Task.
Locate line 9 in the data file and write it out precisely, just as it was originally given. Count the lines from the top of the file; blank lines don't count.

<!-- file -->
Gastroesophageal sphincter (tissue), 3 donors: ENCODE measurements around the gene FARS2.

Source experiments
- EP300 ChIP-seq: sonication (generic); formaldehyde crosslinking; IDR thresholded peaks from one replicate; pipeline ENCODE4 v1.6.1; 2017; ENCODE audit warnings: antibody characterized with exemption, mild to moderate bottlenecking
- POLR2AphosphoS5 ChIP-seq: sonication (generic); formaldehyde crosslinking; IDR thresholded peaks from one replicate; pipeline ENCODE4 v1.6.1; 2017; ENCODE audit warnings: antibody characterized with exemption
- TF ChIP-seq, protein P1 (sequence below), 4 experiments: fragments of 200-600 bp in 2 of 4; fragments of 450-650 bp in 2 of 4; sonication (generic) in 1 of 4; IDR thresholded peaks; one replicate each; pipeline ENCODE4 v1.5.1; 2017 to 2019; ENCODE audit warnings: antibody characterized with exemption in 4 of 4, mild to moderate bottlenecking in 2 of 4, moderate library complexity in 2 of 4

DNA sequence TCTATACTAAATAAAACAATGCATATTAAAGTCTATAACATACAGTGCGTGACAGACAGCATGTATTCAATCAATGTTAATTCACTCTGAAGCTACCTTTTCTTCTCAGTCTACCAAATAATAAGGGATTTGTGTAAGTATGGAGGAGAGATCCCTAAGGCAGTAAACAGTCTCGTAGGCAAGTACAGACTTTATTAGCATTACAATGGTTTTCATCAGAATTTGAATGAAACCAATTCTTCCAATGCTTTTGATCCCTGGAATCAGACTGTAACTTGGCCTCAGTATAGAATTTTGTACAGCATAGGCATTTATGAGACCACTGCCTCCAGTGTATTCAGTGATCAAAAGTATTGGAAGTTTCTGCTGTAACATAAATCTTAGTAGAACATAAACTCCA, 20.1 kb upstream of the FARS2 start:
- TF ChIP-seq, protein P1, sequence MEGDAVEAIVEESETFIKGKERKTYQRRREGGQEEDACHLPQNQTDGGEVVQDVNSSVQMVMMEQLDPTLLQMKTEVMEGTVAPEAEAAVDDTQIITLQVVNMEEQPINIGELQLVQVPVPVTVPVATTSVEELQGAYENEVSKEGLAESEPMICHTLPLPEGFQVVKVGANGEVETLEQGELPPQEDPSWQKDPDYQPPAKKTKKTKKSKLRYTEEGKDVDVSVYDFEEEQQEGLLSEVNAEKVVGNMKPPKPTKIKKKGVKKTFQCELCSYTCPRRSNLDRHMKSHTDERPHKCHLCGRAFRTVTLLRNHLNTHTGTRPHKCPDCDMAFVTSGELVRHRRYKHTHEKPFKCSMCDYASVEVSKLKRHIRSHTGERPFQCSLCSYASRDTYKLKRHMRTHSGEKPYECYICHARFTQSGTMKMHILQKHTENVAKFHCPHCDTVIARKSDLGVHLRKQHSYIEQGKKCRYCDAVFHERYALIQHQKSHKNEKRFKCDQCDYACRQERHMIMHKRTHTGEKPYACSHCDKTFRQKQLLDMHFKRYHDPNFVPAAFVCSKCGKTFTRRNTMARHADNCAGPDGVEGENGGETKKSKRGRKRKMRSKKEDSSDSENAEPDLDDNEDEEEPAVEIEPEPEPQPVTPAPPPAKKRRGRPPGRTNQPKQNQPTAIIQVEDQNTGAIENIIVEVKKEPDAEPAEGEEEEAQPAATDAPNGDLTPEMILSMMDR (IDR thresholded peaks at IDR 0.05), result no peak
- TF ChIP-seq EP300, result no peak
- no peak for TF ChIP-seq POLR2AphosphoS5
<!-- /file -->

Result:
- no peak for TF ChIP-seq POLR2AphosphoS5